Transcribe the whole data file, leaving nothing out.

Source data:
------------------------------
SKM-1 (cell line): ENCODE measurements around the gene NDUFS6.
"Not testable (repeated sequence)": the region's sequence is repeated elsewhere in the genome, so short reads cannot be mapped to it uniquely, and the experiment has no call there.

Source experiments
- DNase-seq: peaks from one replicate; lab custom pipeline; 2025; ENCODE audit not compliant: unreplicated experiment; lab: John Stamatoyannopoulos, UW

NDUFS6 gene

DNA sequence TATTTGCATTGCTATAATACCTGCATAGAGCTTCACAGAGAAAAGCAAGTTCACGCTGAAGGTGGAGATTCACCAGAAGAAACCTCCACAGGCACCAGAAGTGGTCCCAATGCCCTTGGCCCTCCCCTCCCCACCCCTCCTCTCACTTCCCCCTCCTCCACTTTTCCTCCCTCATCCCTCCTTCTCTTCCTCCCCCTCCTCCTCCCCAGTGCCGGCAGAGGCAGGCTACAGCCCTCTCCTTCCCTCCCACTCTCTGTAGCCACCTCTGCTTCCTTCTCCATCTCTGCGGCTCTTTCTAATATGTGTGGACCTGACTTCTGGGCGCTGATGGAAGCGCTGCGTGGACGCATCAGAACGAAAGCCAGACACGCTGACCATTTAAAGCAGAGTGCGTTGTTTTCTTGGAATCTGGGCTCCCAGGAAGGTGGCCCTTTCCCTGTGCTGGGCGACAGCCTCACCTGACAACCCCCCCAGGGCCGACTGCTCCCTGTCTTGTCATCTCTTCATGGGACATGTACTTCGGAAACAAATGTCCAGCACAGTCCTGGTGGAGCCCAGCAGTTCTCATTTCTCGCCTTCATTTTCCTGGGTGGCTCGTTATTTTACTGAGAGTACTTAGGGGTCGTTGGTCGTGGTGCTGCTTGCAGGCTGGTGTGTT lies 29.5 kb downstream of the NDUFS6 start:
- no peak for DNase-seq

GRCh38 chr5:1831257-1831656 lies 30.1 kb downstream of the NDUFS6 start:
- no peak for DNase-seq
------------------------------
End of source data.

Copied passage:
SKM-1 (cell line): ENCODE measurements around the gene NDUFS6.
"Not testable (repeated sequence)": the region's sequence is repeated elsewhere in the genome, so short reads cannot be mapped to it uniquely, and the experiment has no call there.

Source experiments
- DNase-seq: peaks from one replicate; lab custom pipeline; 2025; ENCODE audit not compliant: unreplicated experiment; lab: John Stamatoyannopoulos, UW

NDUFS6 gene

DNA sequence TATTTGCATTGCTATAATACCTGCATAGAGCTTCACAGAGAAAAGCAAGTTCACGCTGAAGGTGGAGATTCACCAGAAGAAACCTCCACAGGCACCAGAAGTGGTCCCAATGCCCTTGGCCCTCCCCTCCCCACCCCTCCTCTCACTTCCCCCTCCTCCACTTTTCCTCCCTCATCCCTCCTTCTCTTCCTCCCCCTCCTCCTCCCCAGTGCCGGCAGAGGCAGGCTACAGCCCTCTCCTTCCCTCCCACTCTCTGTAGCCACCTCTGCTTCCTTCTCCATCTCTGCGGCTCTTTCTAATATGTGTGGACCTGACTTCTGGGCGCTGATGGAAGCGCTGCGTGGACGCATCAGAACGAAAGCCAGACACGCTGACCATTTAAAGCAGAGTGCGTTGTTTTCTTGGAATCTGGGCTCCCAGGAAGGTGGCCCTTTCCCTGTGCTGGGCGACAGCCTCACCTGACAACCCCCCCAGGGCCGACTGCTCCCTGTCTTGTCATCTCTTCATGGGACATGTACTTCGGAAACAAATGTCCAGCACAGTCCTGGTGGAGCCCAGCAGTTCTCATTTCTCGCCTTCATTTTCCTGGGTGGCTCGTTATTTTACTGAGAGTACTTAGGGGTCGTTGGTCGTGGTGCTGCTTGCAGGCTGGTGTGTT lies 29.5 kb downstream of the NDUFS6 start:
- no peak for DNase-seq

GRCh38 chr5:1831257-1831656 lies 30.1 kb downstream of the NDUFS6 start:
- no peak for DNase-seq